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Covenanting Collectivists

Jim Wallis, editor of Sojourners magazine -- the evangelical baptizer of contemporary collectivist ideology -- recently gushed over the Justice, Peace, and The Integrity of Creation World Convocation, a program of the World Council of Churches. Wallis declared that the "life, energy, and spiritual power of the gathered global church [at the convocation] are something to behold. This is the great contribution of the World Council of Churches" (Sojourners, May 1990).

The goal of those convening was to "integrate biblically the most pressing questions facing the world." Wallis rehearses tiresome collectivist rhetoric common to such guilt-ins, "The urgency of justice [read redistributionism], the longing for peace, and the cry of creation [read Luddite environmentalism], are no longer fragmented agendas, but rather have become the unified and common struggle of our many faith communities."

The most important work of the convocation, according to Wallis, was the "covenanting together." The participants "covenanted" in response to the debt crisis, the environment, world militarization, and racism. Other participants apparently couldn't control their excitement and enthusiastically made "covenants" between member Israelis and Palestinians, between Northern Nations to reduce "greenhouse gases," between "liberation" groups, between Europeans and Koreans for a re-unification of Korea, between youth delegates everywhere "to act together in the future," between Europeans and Asians to "fight the exploitation of women worldwide," between delegates from the East, West, and South "in the face of the moral collapse of the two major world systems," and many others.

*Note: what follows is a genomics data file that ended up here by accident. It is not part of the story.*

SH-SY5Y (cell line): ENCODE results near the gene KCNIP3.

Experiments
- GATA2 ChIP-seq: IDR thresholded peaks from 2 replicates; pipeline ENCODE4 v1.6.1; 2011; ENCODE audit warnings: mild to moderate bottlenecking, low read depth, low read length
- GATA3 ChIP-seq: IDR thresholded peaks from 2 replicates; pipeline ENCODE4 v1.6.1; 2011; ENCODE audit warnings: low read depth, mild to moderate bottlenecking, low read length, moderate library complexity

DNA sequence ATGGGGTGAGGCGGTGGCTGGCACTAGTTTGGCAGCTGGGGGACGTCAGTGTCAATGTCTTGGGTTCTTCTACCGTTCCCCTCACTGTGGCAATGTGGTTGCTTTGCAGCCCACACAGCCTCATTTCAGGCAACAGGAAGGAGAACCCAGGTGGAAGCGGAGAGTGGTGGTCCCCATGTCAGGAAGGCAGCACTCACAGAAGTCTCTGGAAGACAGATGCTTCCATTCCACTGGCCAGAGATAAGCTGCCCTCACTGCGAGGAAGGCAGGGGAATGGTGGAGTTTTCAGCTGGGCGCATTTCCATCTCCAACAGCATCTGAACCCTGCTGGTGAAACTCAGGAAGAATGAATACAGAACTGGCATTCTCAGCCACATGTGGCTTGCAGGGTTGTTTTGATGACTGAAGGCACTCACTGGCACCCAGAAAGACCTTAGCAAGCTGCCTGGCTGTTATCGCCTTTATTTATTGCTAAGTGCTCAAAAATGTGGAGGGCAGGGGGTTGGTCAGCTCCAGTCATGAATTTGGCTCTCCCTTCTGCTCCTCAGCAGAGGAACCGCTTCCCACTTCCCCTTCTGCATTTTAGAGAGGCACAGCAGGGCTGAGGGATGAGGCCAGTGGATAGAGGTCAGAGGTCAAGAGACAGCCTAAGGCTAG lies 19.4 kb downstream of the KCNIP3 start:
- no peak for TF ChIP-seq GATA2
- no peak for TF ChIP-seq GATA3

What makes all this gushing so nauseous is not its utopian naiveté, common to all collectivists, but its commitment to political solutions. On the face of it, Christians should be averse to abject hope in political solutions. Political solutions are, in the nature of the case, short term, coercive, and destructive. We've choked heavily on such collectivist political prescriptions for over a century, to no avail. Yet the alternative to collectivism is not some form of nihilistic-individualism, but the comprehensive gospel of Christ applied to all areas of life.

In one sense, however, I am glad that evangelical collectivists enjoy spending their time on naive political "solutions." By focusing on grandiose plans, they leave the rest of us alone to work on real change. Long-lasting change, such as that which was empowered in first-century Jerusalem, builds step-by-step, little-by-little. We attempt to Biblically train ourselves, our churches, our local communities, and most importantly our children, so that they will faithfully train their children and so on. This is one way genuine covenantal living operates. Nations and faddish collectivist ideologies will rise and fall, but God's covenant is sure.


Copyright © by Covenant Community Church of Orange County 1990
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